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Discussion Starter · #1 · (Edited)
I pulled a cgrutt this time and ordered first, asked questions later.
No, not the Dillon, but the Hornady LnL AP press. I read lots and lots and lots of comparisons between it, the Dillon650 and the Lee Loadmaster. It is the one that won my eye. Basically, my question(s?) is, to anyone who made this leap, or is thinking about it, are there any specific things I should know about moving from my single stage lee, to an auto progressive? Tips you'd care to share, warnings, good things to buy, things to avoid. All that stuff. I have been watching some great videos on youtube about the press setup and troubleshooting, and this one guy I am watching has a ton of great little tips about the press. I'm wondering if you guys have any tips on the switchover in general. I bought:

Hornady LnL AP press

Shell Plate #10 (.40 family)

Hornady One Shot Gun Cleaner and Dry Lube to spray out the powder drop

RCBS primer flip tray

Is that about right for the upgrade (remember, I'm not getting into reloading, I already reload. This is going from single stage to progressive.)?

I want to get the RCBS lockout powder check die (thoughts on this vs. the dillon vs the powder cop?) in the future as well. Perhaps the case feeder and bullet feeder too if you guys recommend.

School me.
 

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A case feeder is an absolute must for me. Without it you have a lot of manual work to perform for every round, pick up a case and set it in the press-pick up a bullet and set it on the charged case every round. I've tried bullet feeders but not had a lot of success with one. Maybe Hornady has one that performs better. Never used a powder check die. With my setup the case activates the powder measure. If there is powder in the hopper, the round will get charged. There isn't a way for that to not happen. Without the case feeder a turret press is going to be just as fast to load with.
 

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I set my progressive up to do pistol and I use my single stage for rifle. I tend to shoot more pistol rounds that need to be reloaded than rifle.
jim
 

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There's a lot more going on at once with the progressive, so you've got to pay attention to a lot of things at the same time. A small flashlight is handy to visually check your powder loads. Don't go full speed until you get a feel for the machine. It sucks a lot when you just cranked through a hundred rounds, only to find out you ran out of primers or powder somewhere, and you can't tell the good rounds from the bad.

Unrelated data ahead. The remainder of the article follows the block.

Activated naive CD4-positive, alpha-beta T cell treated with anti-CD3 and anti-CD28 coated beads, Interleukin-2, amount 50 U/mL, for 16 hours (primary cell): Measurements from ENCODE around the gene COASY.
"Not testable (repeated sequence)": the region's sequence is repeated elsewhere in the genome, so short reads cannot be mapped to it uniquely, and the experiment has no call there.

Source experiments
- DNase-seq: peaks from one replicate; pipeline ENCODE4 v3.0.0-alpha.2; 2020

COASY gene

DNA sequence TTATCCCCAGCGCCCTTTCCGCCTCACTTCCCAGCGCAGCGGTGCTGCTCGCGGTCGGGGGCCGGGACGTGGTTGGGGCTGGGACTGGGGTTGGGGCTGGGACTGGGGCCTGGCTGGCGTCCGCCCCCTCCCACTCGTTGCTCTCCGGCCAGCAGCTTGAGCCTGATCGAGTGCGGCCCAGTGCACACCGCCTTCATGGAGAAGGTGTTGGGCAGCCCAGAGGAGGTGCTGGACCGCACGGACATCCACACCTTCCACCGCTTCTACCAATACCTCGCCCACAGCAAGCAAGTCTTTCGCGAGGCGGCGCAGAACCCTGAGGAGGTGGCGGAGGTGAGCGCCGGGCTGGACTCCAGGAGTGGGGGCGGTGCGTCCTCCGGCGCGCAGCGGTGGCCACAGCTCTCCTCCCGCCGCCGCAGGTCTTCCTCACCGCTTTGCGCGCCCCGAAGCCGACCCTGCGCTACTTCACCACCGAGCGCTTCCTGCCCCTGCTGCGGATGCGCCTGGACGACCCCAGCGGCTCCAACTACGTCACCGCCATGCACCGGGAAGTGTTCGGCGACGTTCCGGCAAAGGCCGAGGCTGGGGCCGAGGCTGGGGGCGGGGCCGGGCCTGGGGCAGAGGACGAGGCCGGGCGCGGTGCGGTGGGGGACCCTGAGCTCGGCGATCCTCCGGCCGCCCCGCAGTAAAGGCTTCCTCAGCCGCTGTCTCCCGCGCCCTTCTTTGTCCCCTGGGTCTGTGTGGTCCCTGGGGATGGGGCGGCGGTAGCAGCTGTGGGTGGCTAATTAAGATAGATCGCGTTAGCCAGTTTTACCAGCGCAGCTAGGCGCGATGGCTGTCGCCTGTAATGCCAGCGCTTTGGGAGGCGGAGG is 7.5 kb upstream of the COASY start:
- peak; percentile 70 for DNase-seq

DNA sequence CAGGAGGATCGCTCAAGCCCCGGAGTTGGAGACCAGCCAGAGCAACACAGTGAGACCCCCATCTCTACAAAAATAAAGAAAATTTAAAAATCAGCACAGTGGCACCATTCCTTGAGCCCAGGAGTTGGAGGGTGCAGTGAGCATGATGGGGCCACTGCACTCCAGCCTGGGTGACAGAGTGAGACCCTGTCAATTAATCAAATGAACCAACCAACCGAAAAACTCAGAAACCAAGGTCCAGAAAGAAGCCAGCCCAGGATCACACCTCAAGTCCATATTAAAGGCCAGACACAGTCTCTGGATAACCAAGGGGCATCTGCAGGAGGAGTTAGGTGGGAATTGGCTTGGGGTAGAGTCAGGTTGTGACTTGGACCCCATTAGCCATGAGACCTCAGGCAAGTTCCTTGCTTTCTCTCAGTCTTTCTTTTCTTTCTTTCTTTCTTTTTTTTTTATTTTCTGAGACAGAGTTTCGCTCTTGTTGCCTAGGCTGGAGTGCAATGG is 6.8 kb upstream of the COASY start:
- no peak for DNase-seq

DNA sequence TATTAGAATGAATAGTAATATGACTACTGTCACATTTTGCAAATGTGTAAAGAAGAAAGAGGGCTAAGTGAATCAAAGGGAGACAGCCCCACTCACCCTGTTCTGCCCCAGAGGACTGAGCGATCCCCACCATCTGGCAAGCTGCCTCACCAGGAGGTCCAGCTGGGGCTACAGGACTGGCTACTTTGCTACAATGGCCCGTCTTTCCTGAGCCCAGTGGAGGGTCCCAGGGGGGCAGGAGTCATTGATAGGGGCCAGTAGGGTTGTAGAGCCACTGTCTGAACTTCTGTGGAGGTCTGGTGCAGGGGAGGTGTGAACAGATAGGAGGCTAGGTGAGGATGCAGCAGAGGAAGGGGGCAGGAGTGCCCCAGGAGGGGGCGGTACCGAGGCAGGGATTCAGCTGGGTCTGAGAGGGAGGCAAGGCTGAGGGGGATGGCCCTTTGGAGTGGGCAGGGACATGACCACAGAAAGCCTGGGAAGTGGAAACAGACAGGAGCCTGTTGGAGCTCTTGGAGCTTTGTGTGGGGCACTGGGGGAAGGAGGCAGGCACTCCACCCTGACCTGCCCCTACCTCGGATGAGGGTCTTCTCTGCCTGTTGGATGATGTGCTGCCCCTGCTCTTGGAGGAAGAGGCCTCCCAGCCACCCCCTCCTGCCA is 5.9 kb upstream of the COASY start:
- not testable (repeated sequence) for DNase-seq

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I've got the Lnl AP and have been very happy with it. I added Dillon's low primer alarm, it dropped right on and is handy, and I made the $25 bullet feeder. If you do anything with a bullet feeder you won't be able to use a powder cop or lockout die but you can with the casefeeder.
Hornady case lube, even with carbide dies, makes things move easier and look into the ergo handle that Dan from Inline Fabrication sells, it's a nice upgrade. Canned air is nice to have by the press too.
 

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+2 on the canned air. Forgot about that in my post.
 

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Discussion Starter · #7 ·
Alright, fixing computers I have plenty of cans of it. Are they really that sensitive that a granule of powder can stop the priming system?
 

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Its usually only a problem when you miss a primer, or some other accident where powder spills. The air helps keep things clean, and clean is good.
 

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Discussion Starter · #9 ·
I've been looking at the powder check dies and I realized something. Even this 5 stage press woulden't have enough stations.

1. Resize/Deprime.
2. Expand/Prime
3. Powder Drop
4. Bullet Seat
5. Taper Crimp

So, now I am debating passing on the powder check die or getting a powder-through expander for the powder drop.
 

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If you pulled a cgrutt is a good thing. No need to ruminate in endless threads and 'expert' recommendations that